Black Ohio Representative Calls For Outright Racism And Eugenics, Wants Black Babies Exempted From The Ban On Fetal Heartbeat Abortions

American blacks are the most affected group by abortion, making up approximately 40% of all abortions in the US. It is a well-established historical fact that the proponents of the eugenics movement promoted abortion to eliminate those which they deemed as “undesirable” races that included the descendants of the African slaves living in the US but also included the Irish, Italians, Poles, Hispanics, Greeks, and other races in the name of “hygiene” that directly inspired the National Socialists and Communists of Europe and Asia. The history of the abortion movement in America cannot be separated from the movements supporting racism and eugenics.

Some states across the US have been taking measures to restrict abortion. In the state of Ohio, one black representative, openly called for racism and eugenics as she said that she wanted African-American babies exempt from the fetal heartbeat ban on abortion. The video begins at 51:45:

The combination of abortion, religion and politics always makes a volatile mixture.

Now toss in some accusations of racism and you’ve got the bitter stew on display last week during the emotional Statehouse debate over the “Heartbeat Bill.”

Democrats offered several amendments, such as making exceptions for pregnancies stemming from rape or incest, aimed at softening the measure signed Friday by Gov. Mike DeWine.

Perhaps the most controversial proposed change would have exempted African-American women from the ban on abortions once a fetal heartbeat can be detected.

“I consider the slave trade and how black slaves were once treated like cattle and put out to stud in order to create generations of more slaves,” Rep. Janine Boyd, D-Cleveland Heights, said in advocating the amendment during a committee hearing.

“I consider how many masters raped their slaves. I consider how many masters forced their slaves to have abortions, and I consider how many pregnant slaves self-induced abortions so that they would not contribute children they had to this slave system that was the foundational economic system of our younger country. … And so I ask you, with all of your values, to consider that and vote yes to this amendment.”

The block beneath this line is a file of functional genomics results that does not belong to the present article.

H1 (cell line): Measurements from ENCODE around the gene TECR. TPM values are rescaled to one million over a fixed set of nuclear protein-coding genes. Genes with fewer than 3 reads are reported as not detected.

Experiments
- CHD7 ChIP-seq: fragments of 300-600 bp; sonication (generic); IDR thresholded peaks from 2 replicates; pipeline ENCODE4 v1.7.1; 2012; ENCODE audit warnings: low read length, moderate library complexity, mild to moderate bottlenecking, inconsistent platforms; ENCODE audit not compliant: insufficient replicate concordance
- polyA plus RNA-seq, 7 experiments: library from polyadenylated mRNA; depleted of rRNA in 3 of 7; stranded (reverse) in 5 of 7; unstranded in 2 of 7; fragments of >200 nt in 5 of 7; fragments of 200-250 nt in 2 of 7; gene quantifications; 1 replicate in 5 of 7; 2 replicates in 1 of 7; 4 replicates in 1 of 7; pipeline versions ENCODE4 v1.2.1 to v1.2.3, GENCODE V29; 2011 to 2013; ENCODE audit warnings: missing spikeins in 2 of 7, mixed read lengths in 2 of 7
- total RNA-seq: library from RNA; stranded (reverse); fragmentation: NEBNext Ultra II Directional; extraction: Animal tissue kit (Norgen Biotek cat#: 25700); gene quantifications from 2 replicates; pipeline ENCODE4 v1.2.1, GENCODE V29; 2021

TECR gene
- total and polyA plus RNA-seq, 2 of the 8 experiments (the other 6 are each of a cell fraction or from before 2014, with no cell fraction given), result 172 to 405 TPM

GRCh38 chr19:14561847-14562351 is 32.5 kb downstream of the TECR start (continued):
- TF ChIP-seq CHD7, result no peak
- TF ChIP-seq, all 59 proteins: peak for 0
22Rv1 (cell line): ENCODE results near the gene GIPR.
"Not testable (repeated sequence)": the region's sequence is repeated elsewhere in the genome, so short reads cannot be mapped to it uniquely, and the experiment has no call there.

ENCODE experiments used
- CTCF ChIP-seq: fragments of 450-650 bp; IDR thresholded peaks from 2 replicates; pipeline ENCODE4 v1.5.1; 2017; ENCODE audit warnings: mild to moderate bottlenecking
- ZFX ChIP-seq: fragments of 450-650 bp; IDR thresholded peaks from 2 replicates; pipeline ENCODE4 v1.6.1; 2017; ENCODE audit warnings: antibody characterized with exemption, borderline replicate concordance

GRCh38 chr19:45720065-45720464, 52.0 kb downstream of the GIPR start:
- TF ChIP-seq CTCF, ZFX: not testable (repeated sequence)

The proposal, which was defeated in the committee and later on the House floor — where it was offered by the president of the Ohio Legislative Black Caucus, Rep. Stephanie Howse, D-Cleveland — drew strong reactions from opponents of abortion rights.

“This amendment was intended to allow African-American women to abort their babies, which is outright racism and eugenics,” said Meg Wittman, executive director of Right to Life of Greater Cincinnati.

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Mark Harrington, president of Created Equal — a group that often displays large photos of aborted fetuses Downtown and on college campuses — said “to reference owning humans as a defense of dismembering them is moral myopia. If it is wrong to own humans, it is also wrong to intentionally kill them. …

“To suggest that only black babies should be killed in Ohio is shocking racism not befitting of a representative of the Ohio House.”

Heartbeat snub

Speaking of the “Heartbeat Bill,” the woman who ardently pushed for the measure for nearly a decade, Janet Porter, was not among the 30 or so invited to DeWine’s bill-signing ceremony.

Porter, former leader of Ohio Right to Life and now with a group called Faith to Action, sent flowers and balloons to state lawmakers to get attention over the years, as well as calling them out for not backing her cause — alienating many with her harsh rhetoric.

She had a falling out with the state pro-life organization, which favored an incrementalist approach to combating abortion and didn’t endorse the “Heartbeat Bill” until late last year. She attracted more fire by stridently backing lightning rod Judge Roy Moore in the 2017 special election for Senate in Alabama.

But she didn’t condemn the DeWine snub.

“I’m just happy the bill passed and moms and babies with beating hearts will be saved from the horrors of abortion,” she told The Dispatch in an email. “That’s the reason I and people like Lori Viars fought so hard for nearly a decade.”

Viars, another outspoken abortion opponent who’s with Warren County Right to Life, also was not invited. (source)


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